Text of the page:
Investigators identify 10 best practices to improve emergency medicine provider-nurse communication

Adapted from an article published by the MedStar Health Research Institute.

Published July 24, 2020

Communication between emergency medicine providers plays a critical role in delivering safe and effective care to patients. Ann Bisantz, a professor in the Department of Industrial and Systems Engineering, was recently part of a team of investigators seeking to better understand this relationship.

Ann Bisantz.

Ann Bisantz

The study identified communication needs of emergency medicine nurses and physicians, in particular, what information should be conveyed, by whom and the most appropriate time to convey the information based on the clinical scenario.

The research used semi-structured focus groups and interviews to identify communication strategies and barriers associated with information sharing in emergency medicine. Nine nurses, eight attending physicians, and four resident physicians participated in five focus groups and one interview to address questions regarding how emergency medicine personnel use and share information about patients and clinical work, what information tends to be exchanged, and what additional information would be helpful to share.

The interview sessions were audio recorded and transcripts were analyzed using a concept mapping approach. Eleven maps were developed to describe the role communication plays in patient outcomes comprised of: categories of information physicians needed from nurses and vice versa; methods of communication that could be utilized; barriers or obstacles to effective communication; strategies to enhance or ensure effective communication; and environmental or situational factors that impact communication.

Participants described several communication-enhancing strategies and the research team produced ten strategies to help support effective nurse-physician communication. These strategies include:

  1. Communicate diagnostic assessment, plan of care and, especially, disposition plan to other team members as early as possible. Update the team of any changes to the plan.
  2. Communicate pending tasks/steps in the patient’s care as well as information regarding changes or holdups to tasks or orders.
  3. Communicate details regarding proactive diagnostic testing and therapeutic interventions.
  4. Don’t assume everyone has a shared understanding: recognize that you might have unique access to information and make sure that it is shared in a timely manner.
  5. Notify providers of any critical or unexpected changes in vital signs or patient status.
  6. Do not assume electronic orders substitute for verbal communication.
  7. Use asynchronous communication for lower priority items to aid in prioritization.
  8. Adapt communication strategies based on team members’ experience level and existing relationships.
  9. Adapt communication strategies to the physical layout of the emergency department, especially in those facilities where nurses and physicians may have workstations out of sight from one another or where it is not obvious which staff members are on different care teams.
  10. Use strategies that exploit provider experience level regardless of role hierarchy.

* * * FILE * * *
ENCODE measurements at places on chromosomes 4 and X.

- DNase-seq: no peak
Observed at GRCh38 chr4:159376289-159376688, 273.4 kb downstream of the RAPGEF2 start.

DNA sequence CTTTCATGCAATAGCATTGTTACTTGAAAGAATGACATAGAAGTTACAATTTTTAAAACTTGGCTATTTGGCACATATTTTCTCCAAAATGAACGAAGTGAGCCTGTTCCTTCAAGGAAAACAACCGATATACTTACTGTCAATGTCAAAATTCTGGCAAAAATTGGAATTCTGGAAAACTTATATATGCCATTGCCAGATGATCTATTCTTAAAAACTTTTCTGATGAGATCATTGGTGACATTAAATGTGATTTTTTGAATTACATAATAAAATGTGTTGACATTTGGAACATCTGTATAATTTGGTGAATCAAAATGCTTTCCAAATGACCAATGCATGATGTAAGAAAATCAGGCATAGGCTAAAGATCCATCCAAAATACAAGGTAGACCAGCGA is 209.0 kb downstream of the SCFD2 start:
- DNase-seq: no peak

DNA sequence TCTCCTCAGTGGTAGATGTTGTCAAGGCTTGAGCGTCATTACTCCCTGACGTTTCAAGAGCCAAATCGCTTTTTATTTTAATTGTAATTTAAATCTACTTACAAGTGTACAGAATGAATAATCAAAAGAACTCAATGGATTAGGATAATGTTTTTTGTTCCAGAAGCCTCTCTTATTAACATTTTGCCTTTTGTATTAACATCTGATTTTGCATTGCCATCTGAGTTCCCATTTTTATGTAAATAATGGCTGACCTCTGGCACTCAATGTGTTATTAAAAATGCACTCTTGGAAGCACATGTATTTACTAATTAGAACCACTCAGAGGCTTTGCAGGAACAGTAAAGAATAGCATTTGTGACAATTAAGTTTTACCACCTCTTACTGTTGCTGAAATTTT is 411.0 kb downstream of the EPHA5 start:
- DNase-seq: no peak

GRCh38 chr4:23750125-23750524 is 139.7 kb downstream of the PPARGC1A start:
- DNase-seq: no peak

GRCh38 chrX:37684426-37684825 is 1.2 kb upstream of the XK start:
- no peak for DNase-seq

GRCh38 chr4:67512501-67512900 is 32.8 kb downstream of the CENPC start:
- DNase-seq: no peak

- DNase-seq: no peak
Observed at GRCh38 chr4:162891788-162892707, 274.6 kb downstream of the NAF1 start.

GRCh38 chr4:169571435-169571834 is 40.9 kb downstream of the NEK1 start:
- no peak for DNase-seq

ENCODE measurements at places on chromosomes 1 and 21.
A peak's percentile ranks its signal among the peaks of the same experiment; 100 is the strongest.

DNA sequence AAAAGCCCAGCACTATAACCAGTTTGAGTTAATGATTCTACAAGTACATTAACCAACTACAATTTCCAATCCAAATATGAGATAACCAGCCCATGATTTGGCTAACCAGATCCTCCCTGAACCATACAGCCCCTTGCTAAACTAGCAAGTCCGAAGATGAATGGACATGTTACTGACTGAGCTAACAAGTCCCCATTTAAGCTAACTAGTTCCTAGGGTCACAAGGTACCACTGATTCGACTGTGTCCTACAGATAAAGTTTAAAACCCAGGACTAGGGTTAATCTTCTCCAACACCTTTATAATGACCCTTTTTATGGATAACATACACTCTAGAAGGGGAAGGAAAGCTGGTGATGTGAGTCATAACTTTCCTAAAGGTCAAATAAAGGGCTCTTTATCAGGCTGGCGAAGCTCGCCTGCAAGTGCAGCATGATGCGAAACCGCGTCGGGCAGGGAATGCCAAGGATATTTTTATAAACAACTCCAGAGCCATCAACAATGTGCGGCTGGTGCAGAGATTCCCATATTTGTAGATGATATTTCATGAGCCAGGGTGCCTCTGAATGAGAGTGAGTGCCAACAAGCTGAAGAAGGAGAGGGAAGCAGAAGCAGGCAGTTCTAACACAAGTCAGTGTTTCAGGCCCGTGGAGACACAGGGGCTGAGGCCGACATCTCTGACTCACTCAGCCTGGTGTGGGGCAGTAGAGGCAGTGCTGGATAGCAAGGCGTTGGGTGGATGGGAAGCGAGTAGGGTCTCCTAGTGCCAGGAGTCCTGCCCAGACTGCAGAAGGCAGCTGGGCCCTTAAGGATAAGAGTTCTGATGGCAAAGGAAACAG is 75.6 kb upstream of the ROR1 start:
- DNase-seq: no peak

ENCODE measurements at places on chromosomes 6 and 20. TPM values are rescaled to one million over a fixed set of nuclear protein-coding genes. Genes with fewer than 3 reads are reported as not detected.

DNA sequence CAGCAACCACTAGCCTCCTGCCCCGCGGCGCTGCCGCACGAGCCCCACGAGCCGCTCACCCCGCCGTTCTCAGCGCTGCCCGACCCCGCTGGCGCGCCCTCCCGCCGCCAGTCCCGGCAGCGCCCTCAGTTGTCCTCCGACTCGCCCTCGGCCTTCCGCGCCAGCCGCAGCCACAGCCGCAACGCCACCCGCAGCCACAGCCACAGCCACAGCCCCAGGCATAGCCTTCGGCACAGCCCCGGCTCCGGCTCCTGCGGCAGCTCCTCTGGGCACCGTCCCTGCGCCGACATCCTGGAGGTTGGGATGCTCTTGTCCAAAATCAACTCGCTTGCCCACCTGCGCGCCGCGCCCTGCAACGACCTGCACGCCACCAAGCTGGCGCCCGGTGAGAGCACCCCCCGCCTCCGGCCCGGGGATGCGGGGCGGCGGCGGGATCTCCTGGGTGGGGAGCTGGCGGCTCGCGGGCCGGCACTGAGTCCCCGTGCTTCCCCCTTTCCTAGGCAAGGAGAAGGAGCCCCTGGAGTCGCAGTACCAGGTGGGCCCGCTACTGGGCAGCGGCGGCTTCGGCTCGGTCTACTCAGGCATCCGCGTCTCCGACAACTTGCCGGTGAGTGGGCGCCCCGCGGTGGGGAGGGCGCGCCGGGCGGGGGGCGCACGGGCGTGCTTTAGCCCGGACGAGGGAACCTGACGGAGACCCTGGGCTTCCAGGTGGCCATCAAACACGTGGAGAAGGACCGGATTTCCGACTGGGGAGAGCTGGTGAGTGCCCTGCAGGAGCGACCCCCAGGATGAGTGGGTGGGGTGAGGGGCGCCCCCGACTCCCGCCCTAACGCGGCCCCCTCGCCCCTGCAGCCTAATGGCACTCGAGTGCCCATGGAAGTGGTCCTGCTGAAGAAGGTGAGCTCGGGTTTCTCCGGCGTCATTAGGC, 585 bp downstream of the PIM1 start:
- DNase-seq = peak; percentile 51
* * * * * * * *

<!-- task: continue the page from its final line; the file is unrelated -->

The key findings of this study help provide insight on how to improve communication and patient care within the emergency medicine department. While the information needed by physicians and nurses was similar, discrepancies in knowledge occurred from timing of when a patient or family member was spoken to; differential access times to the EHR; complexities in information sharing among trainees, nurses, and physicians; or because each role may have had unique opportunities to access information.

The paper, “Ten Best Practices for Improving Emergency Medicine Provider-Nurse Communication” led by A. Zachary Hettinger from the MedStar Health National Center for Human Factors in Healthcare, was published in The Journal of Emergency Medicine.

In addition to Bisantz and Hettinger, the research team included University at Buffalo alumna Natalie Benda (PhD '19, industrial engineering), Daniel Hoffman, Akhila Iyer, Ella Franklin, and R. J. Fairbanks (also from Department of Emergency Medicine, Georgetown University School of Medicine) from the National Center for Human Factors in Healthcare, MedStar Health, in collaboration with Emilie Roth, Roth Cognitive Engineering; and Shawna Perry, Department of Emergency Medicine, University of Florida, Jacksonville Medical Center. It was supported by the Agency for Healthcare Research and Quality, (R01HS022542).

Bisantz’s research focuses on supporting human performance in complex systems, by modeling aspects of human-machine interaction and by analyzing and designing tasks, training interventions, and information aids and displays. Her past projects have addressed decision-making under uncertainty, developing models of complex systems, analyzing the role of technology in work systems, and conducting field studies of complex, cooperative work environments. They have been funded by numerous sources including the National Science Foundation, Agency for Healthcare Research on Quality (AHRQ), the Emergency Medicine Foundation, Charles River Analytics, U.S. Airforce Research Labs and CUBRC (Calspan-UB Research Corporation).

She also serves as the Dean of Undergraduate Education at the University at Buffalo.

This story was adapted from an article published by the MedStar Health Research Institute. Read the original story here.